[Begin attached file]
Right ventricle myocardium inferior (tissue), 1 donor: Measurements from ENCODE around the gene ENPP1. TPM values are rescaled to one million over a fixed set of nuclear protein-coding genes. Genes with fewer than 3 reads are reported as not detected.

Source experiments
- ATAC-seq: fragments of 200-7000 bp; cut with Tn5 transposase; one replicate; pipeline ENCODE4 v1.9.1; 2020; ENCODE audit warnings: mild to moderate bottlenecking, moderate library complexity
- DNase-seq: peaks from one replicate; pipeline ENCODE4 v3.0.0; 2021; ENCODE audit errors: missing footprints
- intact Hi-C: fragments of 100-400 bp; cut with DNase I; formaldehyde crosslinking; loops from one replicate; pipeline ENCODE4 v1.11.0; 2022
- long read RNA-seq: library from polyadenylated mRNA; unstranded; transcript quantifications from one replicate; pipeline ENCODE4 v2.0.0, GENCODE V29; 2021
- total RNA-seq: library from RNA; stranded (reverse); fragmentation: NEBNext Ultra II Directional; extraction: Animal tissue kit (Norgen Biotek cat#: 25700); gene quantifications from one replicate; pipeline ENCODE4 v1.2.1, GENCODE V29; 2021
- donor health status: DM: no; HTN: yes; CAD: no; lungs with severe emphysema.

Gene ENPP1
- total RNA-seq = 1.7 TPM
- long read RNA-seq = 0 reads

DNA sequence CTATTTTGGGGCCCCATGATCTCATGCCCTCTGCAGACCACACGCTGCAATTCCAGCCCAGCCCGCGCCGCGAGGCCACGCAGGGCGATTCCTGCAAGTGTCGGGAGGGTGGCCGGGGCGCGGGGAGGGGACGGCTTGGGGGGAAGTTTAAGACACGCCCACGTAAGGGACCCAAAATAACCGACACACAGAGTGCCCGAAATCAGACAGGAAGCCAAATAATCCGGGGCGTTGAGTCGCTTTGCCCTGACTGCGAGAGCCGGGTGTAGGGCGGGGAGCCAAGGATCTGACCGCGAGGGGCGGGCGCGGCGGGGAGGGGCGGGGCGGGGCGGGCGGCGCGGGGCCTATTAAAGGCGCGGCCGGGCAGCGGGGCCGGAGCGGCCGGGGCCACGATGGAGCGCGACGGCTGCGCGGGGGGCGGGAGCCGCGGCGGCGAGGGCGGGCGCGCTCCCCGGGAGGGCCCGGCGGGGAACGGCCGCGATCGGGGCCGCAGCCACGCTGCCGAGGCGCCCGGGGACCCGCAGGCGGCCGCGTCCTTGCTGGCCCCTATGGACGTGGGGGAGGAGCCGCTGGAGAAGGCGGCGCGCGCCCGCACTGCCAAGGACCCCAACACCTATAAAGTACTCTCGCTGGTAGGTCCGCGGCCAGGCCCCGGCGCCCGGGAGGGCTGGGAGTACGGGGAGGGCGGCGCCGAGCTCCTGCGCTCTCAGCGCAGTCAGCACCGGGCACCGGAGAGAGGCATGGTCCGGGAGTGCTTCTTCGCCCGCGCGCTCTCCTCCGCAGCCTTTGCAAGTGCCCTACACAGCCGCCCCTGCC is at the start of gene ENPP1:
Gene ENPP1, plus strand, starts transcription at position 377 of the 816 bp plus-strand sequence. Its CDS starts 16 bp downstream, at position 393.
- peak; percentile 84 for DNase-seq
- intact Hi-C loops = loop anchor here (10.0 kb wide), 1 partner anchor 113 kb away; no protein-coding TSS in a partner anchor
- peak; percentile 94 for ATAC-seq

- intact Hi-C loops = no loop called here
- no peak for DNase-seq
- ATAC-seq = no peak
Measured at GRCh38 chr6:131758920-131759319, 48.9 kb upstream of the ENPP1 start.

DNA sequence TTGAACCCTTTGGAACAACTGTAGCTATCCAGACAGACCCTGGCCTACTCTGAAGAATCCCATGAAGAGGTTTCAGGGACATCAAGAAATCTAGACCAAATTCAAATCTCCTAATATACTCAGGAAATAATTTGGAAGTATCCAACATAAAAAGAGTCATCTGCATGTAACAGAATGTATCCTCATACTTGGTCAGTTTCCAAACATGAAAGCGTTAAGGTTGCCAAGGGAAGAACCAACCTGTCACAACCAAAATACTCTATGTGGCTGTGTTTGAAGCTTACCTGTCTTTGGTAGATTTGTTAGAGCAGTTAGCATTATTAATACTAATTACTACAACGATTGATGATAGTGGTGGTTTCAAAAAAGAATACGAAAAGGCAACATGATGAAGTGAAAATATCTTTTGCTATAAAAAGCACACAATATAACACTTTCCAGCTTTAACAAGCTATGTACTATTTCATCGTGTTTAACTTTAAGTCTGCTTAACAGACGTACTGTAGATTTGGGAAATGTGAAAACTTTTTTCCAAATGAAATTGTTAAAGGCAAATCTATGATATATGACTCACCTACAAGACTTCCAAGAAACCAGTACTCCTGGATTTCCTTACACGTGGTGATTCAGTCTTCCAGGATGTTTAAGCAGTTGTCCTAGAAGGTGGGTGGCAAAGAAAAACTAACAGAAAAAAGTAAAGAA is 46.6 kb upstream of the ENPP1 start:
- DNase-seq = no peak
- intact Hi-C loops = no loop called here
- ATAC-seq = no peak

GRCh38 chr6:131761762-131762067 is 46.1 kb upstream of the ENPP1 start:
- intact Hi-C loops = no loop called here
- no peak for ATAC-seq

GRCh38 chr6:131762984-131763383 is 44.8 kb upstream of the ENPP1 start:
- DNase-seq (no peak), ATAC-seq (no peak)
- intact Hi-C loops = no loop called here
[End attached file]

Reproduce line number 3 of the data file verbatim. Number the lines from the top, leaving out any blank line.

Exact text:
- ATAC-seq: fragments of 200-7000 bp; cut with Tn5 transposase; one replicate; pipeline ENCODE4 v1.9.1; 2020; ENCODE audit warnings: mild to moderate bottlenecking, moderate library complexity